ANOTHER REASON TO READ ABOUT THE PELICAN'S DREAMS!
Nicholas Manning reviews Mark Young's long-overdue PELICAN DREAMING: Poems 1959-2008 over HERE at JACKET!
Nicholas has several gems in his review, all encouraging Moi to preen over having published Mark's own BRICK. Here are three excerpts below which should persuade you -- if you are the discerning poetry-lover type -- to BUY THIS NECESSARY BOOK!
Across the entire latitude of the forty-nine years of poetic life encompassed here, we are witness then to an extraordinarily wide-ranging and diverse poetic praxis, ranging from vispo to experimental sonics, free series to procedural play. This formal diversity is rivaled only by a comparable cultural and contential scope.
Indeed, the extent of this engagement is perhaps what begins to indicate to us one of the important differences between Mark Young’s poetic, and those we may mention as possible forbears. He is, for instance, a consistently more political poet than Frank O’Hara, yet also consistently successful in the subtlety and rhetorical cleverness manifest in his political engagement. Perhaps we may even say, in reference to Young’s poems, that if O’Hara’s tone was his engagement–style the marvellous substance and clothes the beautiful man–then Mark Young often seems to take the original flair of O’Hara’s cosmopolitan insouciance, only to then use it to devastating argumentative effect. Against the heavier political anger of an Ed Dorn or Alice Notley, Young consistently surprises us then with the sting at the end of his apparently more idiomatic rhetorical tale.
A second for instance:
This is as precise and detailed as the best of high-Objectivist Zukofsky–a sink or a mantis perceptively transformed–though there are elements here too, quite obviously, of Frank O’Hara, William Carlos Williams, and perhaps even Robert Creeley. There is precision here but with a perceptive, phenomenological depth. The formality is not dry or overworked, the occasionality never sentimental or gratuit. In this way, the two aspects harmonize one another: they exist, not only together, but with an extraordinary complementarity. It is perhaps for this reason that Young’s poetry seems almost more comfortable with itself–with its status as well as with what it has to say–than much of the poetry of the New Americans which constitutes its vital, and readily declared, lineage.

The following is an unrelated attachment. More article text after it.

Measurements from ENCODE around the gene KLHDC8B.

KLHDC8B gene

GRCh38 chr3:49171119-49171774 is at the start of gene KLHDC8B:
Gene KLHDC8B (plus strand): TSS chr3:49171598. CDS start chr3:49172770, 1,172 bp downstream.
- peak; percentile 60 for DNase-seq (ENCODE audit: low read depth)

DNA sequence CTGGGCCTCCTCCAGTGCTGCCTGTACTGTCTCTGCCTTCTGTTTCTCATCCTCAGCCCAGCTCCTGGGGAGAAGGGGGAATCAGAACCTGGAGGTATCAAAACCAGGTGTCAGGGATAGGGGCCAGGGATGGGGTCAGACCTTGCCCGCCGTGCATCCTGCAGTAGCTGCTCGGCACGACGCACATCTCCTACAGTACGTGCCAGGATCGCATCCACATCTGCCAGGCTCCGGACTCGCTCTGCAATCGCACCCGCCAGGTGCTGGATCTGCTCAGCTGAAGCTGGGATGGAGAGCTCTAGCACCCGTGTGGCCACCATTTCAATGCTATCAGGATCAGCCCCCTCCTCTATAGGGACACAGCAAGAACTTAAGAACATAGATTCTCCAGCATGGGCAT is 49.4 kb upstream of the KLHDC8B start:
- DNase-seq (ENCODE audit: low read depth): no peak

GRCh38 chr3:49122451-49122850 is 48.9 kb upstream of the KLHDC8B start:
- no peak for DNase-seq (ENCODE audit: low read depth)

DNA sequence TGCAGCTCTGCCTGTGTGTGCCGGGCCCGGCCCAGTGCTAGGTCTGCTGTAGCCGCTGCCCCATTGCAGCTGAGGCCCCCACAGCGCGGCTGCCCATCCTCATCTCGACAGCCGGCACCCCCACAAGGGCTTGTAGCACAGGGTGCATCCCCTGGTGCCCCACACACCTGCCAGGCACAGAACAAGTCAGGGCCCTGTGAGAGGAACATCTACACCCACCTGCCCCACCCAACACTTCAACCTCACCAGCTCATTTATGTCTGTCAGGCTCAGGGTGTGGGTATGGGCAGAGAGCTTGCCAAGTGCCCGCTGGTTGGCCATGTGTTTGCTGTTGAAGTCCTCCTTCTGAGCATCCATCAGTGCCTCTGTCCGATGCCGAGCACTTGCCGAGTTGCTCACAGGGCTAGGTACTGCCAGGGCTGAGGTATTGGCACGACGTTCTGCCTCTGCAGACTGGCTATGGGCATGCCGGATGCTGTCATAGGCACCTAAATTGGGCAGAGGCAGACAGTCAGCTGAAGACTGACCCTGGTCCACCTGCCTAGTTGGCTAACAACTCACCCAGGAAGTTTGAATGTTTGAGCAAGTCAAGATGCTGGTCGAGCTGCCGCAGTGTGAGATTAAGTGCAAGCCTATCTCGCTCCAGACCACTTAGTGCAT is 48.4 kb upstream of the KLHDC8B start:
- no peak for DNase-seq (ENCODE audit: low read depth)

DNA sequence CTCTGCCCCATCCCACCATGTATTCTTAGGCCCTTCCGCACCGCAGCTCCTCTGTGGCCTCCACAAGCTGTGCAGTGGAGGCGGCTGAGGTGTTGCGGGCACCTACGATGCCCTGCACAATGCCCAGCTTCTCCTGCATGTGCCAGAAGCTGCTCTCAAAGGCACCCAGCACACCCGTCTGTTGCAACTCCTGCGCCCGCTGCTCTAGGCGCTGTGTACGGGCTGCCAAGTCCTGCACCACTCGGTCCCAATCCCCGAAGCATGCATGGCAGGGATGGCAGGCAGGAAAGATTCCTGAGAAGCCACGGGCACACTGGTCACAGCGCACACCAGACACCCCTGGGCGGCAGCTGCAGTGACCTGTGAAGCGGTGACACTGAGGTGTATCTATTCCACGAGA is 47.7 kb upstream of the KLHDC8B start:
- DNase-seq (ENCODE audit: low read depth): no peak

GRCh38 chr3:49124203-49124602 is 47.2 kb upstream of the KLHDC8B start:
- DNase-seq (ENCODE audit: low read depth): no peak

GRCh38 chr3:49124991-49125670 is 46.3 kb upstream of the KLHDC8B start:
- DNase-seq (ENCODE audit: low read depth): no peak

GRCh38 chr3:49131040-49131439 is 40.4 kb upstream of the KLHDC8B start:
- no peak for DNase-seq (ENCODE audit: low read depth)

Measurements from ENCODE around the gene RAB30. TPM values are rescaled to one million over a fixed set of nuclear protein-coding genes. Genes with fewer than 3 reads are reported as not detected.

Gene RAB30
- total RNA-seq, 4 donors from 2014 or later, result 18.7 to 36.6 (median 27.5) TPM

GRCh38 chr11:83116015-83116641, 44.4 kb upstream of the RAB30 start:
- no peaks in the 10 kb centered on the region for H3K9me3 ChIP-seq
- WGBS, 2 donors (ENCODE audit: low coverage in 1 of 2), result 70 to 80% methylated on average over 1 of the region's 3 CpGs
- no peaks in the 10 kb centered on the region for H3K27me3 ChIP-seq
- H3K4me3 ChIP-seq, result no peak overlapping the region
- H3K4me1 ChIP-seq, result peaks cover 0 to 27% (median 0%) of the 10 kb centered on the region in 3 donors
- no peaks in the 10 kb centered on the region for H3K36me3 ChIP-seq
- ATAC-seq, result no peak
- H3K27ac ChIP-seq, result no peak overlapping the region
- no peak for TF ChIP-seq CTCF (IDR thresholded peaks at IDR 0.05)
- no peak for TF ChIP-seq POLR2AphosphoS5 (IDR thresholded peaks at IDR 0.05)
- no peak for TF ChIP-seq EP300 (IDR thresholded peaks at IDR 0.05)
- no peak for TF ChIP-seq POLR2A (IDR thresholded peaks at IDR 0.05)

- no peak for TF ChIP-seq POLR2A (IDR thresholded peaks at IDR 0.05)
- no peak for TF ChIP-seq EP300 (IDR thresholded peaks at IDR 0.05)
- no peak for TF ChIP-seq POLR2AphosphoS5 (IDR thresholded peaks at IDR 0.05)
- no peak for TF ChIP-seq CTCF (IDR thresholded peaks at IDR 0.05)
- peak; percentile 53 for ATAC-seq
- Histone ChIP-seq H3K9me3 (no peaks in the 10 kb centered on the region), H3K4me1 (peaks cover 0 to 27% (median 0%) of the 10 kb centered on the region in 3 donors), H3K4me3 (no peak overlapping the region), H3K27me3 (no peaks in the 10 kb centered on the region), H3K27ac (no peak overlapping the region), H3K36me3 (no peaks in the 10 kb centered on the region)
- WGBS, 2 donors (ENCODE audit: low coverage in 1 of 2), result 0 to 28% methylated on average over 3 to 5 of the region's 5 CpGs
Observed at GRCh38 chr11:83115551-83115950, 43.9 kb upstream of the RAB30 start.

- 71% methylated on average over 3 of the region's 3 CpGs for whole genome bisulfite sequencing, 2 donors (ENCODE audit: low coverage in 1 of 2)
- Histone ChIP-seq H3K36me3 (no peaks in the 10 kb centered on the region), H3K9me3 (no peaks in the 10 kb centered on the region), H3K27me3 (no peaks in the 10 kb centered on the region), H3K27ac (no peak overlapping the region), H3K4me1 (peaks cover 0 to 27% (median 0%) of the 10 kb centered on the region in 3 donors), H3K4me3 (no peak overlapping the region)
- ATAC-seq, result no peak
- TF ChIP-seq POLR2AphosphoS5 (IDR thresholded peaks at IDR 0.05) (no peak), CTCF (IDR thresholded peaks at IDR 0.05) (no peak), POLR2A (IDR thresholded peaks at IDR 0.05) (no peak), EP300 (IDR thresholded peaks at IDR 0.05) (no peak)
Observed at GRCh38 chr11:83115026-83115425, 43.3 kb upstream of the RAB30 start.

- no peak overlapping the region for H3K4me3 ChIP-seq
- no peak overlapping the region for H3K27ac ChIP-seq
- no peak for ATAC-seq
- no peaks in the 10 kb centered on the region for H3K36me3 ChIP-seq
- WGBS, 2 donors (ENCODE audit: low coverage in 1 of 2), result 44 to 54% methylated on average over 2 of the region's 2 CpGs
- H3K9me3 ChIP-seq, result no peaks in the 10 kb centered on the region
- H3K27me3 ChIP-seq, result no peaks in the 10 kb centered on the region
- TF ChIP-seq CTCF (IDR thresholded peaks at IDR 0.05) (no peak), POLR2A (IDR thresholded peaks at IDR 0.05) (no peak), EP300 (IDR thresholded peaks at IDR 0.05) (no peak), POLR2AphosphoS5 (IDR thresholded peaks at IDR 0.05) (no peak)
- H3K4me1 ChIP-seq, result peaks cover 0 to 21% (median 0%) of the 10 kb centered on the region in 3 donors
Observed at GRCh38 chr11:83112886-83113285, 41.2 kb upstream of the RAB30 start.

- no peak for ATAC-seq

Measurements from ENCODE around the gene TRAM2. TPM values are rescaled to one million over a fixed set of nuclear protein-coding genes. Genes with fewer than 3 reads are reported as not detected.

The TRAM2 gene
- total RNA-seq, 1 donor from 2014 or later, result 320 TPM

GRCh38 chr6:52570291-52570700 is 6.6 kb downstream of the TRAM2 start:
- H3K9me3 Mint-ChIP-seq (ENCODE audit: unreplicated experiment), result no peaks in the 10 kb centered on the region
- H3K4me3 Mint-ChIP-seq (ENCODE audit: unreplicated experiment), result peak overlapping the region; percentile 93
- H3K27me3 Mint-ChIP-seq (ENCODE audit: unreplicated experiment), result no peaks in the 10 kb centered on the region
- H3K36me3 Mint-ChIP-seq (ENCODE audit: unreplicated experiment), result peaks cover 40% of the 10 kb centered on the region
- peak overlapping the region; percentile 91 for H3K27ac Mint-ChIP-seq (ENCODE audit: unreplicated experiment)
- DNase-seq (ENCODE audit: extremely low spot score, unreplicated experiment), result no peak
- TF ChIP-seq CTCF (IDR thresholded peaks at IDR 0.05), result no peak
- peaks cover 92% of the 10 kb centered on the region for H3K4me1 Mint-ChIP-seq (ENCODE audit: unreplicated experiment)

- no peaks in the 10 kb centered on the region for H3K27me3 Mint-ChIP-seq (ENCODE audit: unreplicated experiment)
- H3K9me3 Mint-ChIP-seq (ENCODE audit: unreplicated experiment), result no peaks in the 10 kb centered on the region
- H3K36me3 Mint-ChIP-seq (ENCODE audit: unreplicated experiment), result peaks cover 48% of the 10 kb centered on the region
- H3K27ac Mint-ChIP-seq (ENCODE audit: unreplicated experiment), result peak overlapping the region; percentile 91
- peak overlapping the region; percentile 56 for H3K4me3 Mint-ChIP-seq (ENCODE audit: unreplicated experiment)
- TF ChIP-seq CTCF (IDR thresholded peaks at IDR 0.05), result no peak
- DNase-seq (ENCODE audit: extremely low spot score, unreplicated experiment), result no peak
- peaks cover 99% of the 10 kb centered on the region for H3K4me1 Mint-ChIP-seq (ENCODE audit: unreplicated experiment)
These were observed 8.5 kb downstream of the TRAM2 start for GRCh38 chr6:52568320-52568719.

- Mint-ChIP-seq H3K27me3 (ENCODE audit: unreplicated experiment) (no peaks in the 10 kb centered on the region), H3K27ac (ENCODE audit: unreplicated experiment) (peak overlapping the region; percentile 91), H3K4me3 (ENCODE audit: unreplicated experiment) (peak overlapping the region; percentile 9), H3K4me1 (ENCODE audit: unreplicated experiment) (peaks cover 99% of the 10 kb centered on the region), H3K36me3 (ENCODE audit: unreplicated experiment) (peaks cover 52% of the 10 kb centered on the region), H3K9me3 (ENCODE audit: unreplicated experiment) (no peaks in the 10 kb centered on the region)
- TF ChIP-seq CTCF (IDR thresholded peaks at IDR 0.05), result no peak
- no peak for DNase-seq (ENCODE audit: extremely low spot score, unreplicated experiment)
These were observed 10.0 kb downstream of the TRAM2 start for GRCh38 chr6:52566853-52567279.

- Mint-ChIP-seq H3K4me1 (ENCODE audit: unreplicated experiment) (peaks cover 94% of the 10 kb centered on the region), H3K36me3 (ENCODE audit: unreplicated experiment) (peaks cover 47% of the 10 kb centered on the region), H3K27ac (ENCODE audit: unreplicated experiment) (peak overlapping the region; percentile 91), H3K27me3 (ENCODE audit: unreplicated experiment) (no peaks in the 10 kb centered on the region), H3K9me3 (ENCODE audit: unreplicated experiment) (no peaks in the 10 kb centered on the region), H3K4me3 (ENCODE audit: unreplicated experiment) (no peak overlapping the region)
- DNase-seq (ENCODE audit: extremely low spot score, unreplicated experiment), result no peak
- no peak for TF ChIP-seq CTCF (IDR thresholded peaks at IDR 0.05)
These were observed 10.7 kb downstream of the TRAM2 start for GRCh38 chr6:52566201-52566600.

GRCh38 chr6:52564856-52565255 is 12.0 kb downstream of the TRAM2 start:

A third for instance:
It is perhaps for this reason that what I feel to be one of the most achieved and complex sequences here–from Series Magritte–is another example of form and occasion’s stunning complementarity. For, though each poem here takes as its apparent origin an image by the aforementioned surrealist, this sequence of very strong poems is far beyond mere ut pictura poesis. It is also more than any unidemensional ekphrasis: the density of effect here belies the simplicity of its presentation, and the results are unexpected, and always impressive. The following poem, ‘Not to be Reproduced’, is reproduced here in its entirety:
Shown from the back the
subject is androgynous–think
k.d.lang in her man’s suit
phase. It is a portrait of the artist
as a young (wo)man. It is not
a portrait of the artist. Magritte says
it is not to be reproduced
though he reproduces it
anyway. We do not see
the face. Magritte does not
produce it. Or reproduce it.
Is not reflected in the mirror
for what comes back from there
is not mirror-image
but reproduction. Almost as if
we were peering over a shoulder
only to see the shoulder that we
were peering over. But it is
reflection. The mantlepiece
is reflected & the copy of
Edgar Allan Poe’s Adventures
of Arthur Gordon Pym that rests
upon it is partially reflected. It
is a book about an imaginary
journey. Magritte’s painting
is a journey of imagination about
what happens between two points
that are the same point
though there is distance
between them. He says it is not to be
reproduced. It is reproduced here.
Btw, doesn't above just also make you want to read a well-written review? (Hint: if not, take a look at the reviewer's photo at bottom of review--Nicholas is hot!)
Anyway, y'all know what to do. I've led y'all to the trough. Now DRINK! For your own good!